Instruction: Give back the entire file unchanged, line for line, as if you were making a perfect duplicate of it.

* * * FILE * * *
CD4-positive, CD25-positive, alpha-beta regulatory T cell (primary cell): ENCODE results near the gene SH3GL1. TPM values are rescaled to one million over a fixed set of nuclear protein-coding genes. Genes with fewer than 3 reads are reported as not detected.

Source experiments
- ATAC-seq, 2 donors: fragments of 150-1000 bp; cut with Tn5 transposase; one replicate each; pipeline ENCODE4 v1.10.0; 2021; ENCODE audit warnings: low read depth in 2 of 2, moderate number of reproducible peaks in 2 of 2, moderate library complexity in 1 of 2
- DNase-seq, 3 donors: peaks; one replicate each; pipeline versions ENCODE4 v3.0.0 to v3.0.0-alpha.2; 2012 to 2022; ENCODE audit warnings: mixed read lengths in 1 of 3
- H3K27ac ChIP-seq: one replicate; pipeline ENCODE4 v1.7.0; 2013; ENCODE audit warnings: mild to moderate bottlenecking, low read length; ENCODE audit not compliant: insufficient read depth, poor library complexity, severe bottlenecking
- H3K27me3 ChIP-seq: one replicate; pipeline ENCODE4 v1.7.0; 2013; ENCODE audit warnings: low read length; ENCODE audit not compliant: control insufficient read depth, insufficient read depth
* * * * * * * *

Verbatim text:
CD4-positive, CD25-positive, alpha-beta regulatory T cell (primary cell): ENCODE results near the gene SH3GL1. TPM values are rescaled to one million over a fixed set of nuclear protein-coding genes. Genes with fewer than 3 reads are reported as not detected.

Source experiments
- ATAC-seq, 2 donors: fragments of 150-1000 bp; cut with Tn5 transposase; one replicate each; pipeline ENCODE4 v1.10.0; 2021; ENCODE audit warnings: low read depth in 2 of 2, moderate number of reproducible peaks in 2 of 2, moderate library complexity in 1 of 2
- DNase-seq, 3 donors: peaks; one replicate each; pipeline versions ENCODE4 v3.0.0 to v3.0.0-alpha.2; 2012 to 2022; ENCODE audit warnings: mixed read lengths in 1 of 3
- H3K27ac ChIP-seq: one replicate; pipeline ENCODE4 v1.7.0; 2013; ENCODE audit warnings: mild to moderate bottlenecking, low read length; ENCODE audit not compliant: insufficient read depth, poor library complexity, severe bottlenecking
- H3K27me3 ChIP-seq: one replicate; pipeline ENCODE4 v1.7.0; 2013; ENCODE audit warnings: low read length; ENCODE audit not compliant: control insufficient read depth, insufficient read depth